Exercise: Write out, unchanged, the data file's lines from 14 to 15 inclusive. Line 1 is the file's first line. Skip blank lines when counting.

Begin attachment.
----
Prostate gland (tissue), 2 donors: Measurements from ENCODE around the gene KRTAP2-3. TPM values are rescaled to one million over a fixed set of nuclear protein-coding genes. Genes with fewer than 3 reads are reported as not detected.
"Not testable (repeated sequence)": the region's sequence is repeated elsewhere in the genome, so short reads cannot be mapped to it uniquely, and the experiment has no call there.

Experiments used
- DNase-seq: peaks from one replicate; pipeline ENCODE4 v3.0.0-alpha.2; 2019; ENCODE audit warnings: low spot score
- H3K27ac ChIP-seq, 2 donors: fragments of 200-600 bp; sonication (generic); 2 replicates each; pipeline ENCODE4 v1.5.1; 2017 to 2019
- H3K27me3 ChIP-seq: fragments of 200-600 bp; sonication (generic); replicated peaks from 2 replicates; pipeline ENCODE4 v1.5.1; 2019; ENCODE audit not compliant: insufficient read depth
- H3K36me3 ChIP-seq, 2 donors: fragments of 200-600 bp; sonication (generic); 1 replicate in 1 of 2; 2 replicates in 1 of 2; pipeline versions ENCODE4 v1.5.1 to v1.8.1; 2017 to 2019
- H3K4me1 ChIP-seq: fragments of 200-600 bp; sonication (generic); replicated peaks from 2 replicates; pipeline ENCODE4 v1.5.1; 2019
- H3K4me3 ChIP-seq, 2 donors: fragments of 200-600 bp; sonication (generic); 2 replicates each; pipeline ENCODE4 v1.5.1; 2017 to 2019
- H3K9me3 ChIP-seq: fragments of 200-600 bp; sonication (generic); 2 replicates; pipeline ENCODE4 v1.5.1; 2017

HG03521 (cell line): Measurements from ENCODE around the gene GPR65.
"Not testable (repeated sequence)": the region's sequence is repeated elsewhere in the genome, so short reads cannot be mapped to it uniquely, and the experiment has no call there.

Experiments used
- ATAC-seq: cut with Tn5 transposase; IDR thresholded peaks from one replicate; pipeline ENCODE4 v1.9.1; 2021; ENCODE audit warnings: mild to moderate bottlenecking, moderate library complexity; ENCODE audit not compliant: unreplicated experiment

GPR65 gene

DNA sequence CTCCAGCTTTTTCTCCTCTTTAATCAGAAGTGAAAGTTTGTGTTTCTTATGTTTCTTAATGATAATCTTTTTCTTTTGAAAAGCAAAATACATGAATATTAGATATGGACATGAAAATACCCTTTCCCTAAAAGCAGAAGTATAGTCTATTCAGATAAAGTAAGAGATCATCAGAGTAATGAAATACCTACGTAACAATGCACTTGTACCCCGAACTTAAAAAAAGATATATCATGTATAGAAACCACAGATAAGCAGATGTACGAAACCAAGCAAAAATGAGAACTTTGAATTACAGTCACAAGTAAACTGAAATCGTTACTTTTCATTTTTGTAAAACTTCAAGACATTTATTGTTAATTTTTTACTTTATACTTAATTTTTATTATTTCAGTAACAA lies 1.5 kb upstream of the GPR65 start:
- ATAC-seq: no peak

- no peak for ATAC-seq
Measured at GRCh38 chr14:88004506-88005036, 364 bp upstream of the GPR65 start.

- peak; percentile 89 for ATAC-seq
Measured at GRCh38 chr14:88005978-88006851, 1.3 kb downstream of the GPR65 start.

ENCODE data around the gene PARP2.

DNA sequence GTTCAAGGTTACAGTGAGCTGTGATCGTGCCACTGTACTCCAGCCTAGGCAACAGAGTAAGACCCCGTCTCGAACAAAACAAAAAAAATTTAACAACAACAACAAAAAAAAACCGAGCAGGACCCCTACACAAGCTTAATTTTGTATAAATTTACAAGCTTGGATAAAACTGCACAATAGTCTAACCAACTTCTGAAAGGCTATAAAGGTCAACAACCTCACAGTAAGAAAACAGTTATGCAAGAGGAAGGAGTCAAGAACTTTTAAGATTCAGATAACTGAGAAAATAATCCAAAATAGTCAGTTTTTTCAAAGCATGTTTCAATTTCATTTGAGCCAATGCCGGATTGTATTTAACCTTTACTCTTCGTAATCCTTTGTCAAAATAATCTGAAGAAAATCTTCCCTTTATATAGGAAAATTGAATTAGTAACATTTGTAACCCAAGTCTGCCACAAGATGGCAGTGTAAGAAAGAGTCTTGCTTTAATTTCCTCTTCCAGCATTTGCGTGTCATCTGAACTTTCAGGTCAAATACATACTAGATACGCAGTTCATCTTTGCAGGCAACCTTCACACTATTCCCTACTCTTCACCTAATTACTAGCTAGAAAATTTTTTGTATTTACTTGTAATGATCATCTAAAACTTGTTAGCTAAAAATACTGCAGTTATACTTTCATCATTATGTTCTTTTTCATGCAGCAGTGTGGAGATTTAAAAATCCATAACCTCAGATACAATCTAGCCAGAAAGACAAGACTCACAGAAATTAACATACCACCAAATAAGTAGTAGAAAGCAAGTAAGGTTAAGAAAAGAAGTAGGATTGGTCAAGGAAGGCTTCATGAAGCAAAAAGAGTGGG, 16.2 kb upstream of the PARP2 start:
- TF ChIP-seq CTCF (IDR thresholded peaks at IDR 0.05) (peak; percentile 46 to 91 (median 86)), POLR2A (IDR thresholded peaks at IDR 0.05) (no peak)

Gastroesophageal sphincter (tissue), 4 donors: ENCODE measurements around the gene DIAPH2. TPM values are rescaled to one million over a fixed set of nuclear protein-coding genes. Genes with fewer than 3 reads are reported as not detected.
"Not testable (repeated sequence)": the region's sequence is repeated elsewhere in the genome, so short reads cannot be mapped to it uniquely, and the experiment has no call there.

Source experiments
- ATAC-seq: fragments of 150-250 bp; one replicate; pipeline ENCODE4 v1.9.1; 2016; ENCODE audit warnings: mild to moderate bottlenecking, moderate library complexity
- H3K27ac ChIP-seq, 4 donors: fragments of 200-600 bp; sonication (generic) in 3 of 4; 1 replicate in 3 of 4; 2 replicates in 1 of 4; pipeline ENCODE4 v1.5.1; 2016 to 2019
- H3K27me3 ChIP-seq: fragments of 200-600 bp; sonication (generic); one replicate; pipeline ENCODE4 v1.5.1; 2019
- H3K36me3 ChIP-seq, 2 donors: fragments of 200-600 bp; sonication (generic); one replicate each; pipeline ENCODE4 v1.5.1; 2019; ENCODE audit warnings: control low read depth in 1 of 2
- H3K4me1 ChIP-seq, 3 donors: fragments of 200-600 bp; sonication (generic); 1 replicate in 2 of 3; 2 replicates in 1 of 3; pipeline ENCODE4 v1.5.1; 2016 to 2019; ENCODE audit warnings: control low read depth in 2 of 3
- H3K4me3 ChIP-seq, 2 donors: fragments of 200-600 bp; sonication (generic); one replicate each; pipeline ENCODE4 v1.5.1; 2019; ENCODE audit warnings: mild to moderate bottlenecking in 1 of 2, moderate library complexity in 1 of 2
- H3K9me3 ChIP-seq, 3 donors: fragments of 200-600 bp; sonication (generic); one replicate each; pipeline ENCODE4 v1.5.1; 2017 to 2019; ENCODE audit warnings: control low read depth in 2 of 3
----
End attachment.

- ATAC-seq: cut with Tn5 transposase; IDR thresholded peaks from one replicate; pipeline ENCODE4 v1.9.1; 2021; ENCODE audit warnings: mild to moderate bottlenecking, moderate library complexity; ENCODE audit not compliant: unreplicated experiment

GPR65 gene